Hurricane Irma: Case of water priced at $99.99 on Amazon as residents fear price gouging

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Hurricane Irma: Case of water priced at $99.99 on Amazon as residents fear price gouging

State officials have tried to discourage price gouging ahead of Hurricane Irma's landing in Florida, but the practice appears as imminent as the storm's arrival.         

On Wednesday, a 24-pack of 16.9-ounce bottles of Ice Mountain Brand Spring Water was priced at $99.99 on Amazon.com from a third-party seller called BestSource OfficeSupplies.

The same product was priced at $9.99 for delivery on Staples.com. Similar cases of Ice Mountain Spring Water (larger bottles holding 23.7 ounces) ranged in price from less than $8 to $44.90 at 29 online stores.         

With the Category 5 hurricane expected to reach Florida Saturday morning, shoppers are reporting price hikes for important supplies.          

"We have received hundreds of complaints about alleged price gouging since the hotline was activated Sunday," Whitney Ray, a spokesman in the Florida attorney general's office, said. "While I do not have a total at this point, I can tell you that many of the complaints reference water, fuel and Amazon.com."          

Among those bringing attention to inflated prices on Twitter was Daniel A., who says he lives in North Miami Beach.

He tweeted a screen grab of the case of water and said, "Hey @amazon @AmazonHelp, you should monitor the price gauging going on right now...$100 for 24pk of water that is usually about $10 ???"

Neither Amazon nor BestSource OfficeSupplies immediately responded to a request for comment.

This inflated water price echoes a similar situation, where a case of bottled water cost nearly $43 at a Best Buy store near Houston days after Hurricane Harvey hit. "This was a big mistake on the part of a few employees at one store,'' said Best Buy spokesman Jeffrey Shelman at the time.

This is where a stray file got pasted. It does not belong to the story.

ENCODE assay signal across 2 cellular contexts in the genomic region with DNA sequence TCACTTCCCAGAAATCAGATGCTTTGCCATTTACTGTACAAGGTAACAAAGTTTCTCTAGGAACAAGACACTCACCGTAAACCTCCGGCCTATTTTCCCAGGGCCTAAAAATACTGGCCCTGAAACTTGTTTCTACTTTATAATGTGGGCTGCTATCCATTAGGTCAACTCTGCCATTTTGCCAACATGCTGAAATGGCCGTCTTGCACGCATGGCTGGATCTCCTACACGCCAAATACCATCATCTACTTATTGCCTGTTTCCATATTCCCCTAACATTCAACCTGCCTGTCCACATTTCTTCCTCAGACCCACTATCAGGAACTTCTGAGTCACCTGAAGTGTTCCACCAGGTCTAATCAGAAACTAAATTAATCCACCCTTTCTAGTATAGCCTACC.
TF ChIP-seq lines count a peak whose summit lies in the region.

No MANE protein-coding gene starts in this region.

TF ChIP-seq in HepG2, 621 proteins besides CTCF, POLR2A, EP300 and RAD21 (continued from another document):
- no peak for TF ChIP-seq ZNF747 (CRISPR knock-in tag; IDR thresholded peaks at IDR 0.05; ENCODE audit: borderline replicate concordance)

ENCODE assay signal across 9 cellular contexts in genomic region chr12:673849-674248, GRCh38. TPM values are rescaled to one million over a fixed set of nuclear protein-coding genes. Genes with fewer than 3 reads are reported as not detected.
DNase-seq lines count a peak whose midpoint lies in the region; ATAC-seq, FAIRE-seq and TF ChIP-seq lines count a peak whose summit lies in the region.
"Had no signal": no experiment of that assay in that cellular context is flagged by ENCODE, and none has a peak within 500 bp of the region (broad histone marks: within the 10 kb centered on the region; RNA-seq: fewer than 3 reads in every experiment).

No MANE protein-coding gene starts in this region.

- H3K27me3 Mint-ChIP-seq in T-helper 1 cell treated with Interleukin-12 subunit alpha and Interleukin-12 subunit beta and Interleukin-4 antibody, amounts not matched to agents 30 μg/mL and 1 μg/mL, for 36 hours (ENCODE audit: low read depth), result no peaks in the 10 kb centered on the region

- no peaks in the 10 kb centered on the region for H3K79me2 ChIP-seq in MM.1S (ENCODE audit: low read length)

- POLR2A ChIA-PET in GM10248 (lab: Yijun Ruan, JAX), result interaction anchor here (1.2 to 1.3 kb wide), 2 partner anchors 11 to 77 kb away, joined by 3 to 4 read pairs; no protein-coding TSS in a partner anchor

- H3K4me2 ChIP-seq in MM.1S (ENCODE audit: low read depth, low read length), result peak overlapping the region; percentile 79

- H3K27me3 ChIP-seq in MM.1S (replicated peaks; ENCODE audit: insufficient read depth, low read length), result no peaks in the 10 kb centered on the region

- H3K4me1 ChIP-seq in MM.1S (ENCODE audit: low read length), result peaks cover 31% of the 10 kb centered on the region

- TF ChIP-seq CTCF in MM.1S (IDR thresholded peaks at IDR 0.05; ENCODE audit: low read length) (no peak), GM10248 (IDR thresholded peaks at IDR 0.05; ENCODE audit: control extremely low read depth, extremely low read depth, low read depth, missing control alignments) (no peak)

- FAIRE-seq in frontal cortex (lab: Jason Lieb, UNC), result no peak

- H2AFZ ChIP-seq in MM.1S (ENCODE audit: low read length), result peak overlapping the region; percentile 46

The office of the Texas State Attorney General has received 2,947 complaints about scams, fraud and price gouging since Aug. 25, the majority of which involved bottled water, fuel, groceries and shelter, said Kayleigh Lovvorn, a spokeswoman for the attorney general. Among the complaints: $99 for cases of water, $8.50 for a bottle of water and a Houston convenience store charging $20 for a gallon of gas (that store was one of nine alleged offenders the office has contacted about possible violations).         

With Florida Gov. Rick Scott declaring a state of emergency for the entire state, state Attorney General Pam Bondi on Monday activated the state's price gouging hotline at 866-966-7226.         

“Floridians need to prepare now and they should not be inhibited by unlawful price increases on supplies necessary to brace for a major hurricane strike," she said in the announcement.

Florida state law prohibits extreme increases in the price of essential products needed in an official emergency, such as water, food, hotels, ice, gasoline, lumber and equipment. Violators are subject to fines of up to $25,000 for multiple violations committed in a single 24-hour period.     

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